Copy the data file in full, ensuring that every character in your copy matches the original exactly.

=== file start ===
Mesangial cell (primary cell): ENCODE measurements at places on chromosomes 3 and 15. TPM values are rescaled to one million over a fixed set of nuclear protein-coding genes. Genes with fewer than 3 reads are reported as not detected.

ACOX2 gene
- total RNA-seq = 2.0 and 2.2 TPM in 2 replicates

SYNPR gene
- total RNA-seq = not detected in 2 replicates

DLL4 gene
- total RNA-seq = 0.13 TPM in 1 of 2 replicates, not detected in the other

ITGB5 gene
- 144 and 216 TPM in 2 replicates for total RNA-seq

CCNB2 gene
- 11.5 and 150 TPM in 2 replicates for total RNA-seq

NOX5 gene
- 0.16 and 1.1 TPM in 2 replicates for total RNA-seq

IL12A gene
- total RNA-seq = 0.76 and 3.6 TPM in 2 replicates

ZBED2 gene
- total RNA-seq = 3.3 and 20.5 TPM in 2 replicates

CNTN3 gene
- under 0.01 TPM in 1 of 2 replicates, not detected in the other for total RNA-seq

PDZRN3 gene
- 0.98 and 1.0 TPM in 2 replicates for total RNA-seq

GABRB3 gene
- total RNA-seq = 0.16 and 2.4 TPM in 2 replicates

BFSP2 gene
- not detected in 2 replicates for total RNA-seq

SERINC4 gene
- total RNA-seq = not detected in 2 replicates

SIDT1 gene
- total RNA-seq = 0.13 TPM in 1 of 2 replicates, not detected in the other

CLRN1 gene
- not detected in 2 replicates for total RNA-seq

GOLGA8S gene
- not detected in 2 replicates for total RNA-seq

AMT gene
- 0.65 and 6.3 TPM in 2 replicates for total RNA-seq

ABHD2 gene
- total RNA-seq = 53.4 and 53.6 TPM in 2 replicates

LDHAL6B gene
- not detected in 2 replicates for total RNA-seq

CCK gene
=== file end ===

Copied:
Mesangial cell (primary cell): ENCODE measurements at places on chromosomes 3 and 15. TPM values are rescaled to one million over a fixed set of nuclear protein-coding genes. Genes with fewer than 3 reads are reported as not detected.

ACOX2 gene
- total RNA-seq = 2.0 and 2.2 TPM in 2 replicates

SYNPR gene
- total RNA-seq = not detected in 2 replicates

DLL4 gene
- total RNA-seq = 0.13 TPM in 1 of 2 replicates, not detected in the other

ITGB5 gene
- 144 and 216 TPM in 2 replicates for total RNA-seq

CCNB2 gene
- 11.5 and 150 TPM in 2 replicates for total RNA-seq

NOX5 gene
- 0.16 and 1.1 TPM in 2 replicates for total RNA-seq

IL12A gene
- total RNA-seq = 0.76 and 3.6 TPM in 2 replicates

ZBED2 gene
- total RNA-seq = 3.3 and 20.5 TPM in 2 replicates

CNTN3 gene
- under 0.01 TPM in 1 of 2 replicates, not detected in the other for total RNA-seq

PDZRN3 gene
- 0.98 and 1.0 TPM in 2 replicates for total RNA-seq

GABRB3 gene
- total RNA-seq = 0.16 and 2.4 TPM in 2 replicates

BFSP2 gene
- not detected in 2 replicates for total RNA-seq

SERINC4 gene
- total RNA-seq = not detected in 2 replicates

SIDT1 gene
- total RNA-seq = 0.13 TPM in 1 of 2 replicates, not detected in the other

CLRN1 gene
- not detected in 2 replicates for total RNA-seq

GOLGA8S gene
- not detected in 2 replicates for total RNA-seq

AMT gene
- 0.65 and 6.3 TPM in 2 replicates for total RNA-seq

ABHD2 gene
- total RNA-seq = 53.4 and 53.6 TPM in 2 replicates

LDHAL6B gene
- not detected in 2 replicates for total RNA-seq

CCK gene